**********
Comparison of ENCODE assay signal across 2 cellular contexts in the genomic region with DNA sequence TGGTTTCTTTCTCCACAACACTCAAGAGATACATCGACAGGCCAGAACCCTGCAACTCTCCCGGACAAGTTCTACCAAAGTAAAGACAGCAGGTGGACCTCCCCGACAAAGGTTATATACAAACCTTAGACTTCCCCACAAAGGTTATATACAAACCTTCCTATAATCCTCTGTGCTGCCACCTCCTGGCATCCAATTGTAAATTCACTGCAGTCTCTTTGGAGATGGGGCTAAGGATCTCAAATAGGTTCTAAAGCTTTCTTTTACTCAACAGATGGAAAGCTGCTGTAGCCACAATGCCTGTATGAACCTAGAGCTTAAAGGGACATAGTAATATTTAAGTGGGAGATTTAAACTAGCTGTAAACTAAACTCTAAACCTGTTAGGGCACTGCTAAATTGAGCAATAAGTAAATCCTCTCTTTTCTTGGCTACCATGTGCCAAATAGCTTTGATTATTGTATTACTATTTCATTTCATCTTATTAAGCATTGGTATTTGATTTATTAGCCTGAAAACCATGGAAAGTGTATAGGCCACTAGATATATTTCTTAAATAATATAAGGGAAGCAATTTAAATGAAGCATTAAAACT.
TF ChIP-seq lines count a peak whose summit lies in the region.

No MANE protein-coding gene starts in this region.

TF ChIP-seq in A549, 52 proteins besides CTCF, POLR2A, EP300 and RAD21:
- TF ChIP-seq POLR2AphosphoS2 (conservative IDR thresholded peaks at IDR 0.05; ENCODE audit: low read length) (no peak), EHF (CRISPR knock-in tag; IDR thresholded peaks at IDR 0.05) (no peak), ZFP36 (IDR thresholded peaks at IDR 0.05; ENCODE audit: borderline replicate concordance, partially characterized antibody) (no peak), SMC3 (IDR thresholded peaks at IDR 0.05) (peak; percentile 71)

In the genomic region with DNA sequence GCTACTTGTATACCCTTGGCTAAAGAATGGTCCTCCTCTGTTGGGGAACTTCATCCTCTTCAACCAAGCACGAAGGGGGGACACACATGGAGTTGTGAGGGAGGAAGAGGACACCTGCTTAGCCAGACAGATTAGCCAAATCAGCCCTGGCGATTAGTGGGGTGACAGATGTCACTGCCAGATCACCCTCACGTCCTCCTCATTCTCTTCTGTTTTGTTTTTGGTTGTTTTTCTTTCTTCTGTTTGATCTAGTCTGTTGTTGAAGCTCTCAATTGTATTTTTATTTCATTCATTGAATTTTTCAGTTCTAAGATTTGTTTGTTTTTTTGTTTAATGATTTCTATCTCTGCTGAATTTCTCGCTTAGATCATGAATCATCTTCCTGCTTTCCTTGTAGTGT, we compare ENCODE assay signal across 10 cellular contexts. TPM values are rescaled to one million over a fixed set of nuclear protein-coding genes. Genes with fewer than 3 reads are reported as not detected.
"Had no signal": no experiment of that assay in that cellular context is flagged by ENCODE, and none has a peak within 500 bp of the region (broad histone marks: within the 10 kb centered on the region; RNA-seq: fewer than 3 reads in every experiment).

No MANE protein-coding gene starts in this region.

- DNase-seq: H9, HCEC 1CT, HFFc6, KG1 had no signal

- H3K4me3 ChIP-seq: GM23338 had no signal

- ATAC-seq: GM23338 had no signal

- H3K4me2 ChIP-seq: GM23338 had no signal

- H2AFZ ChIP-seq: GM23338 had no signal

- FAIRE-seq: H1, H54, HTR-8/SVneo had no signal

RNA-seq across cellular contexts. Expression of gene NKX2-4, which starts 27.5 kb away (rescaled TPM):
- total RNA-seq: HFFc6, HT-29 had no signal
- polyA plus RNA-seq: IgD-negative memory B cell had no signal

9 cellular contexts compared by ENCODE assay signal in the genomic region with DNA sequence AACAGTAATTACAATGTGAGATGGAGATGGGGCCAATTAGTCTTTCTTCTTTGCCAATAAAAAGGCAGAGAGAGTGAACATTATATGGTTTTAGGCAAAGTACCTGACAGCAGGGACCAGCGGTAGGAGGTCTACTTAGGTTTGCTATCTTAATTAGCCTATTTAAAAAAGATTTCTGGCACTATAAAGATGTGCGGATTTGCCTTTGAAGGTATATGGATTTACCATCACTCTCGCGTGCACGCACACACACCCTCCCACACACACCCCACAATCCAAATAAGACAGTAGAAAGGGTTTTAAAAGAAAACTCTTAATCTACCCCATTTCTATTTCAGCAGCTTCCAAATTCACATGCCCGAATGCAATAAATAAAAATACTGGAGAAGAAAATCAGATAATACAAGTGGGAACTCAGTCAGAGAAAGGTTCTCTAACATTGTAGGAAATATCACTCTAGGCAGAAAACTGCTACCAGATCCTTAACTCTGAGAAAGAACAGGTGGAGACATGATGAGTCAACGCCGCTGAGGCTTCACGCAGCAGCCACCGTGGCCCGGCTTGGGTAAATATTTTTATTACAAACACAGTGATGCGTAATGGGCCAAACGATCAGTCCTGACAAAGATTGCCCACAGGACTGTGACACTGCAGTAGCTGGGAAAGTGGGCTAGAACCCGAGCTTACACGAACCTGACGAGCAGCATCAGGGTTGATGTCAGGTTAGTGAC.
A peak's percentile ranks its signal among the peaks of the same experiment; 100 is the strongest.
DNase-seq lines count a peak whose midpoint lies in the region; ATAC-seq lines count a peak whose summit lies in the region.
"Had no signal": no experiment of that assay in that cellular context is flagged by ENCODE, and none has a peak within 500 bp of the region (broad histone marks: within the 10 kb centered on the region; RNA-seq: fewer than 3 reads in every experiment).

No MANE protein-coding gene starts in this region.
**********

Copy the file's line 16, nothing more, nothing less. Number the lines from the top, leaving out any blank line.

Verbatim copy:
- total RNA-seq: HFFc6, HT-29 had no signal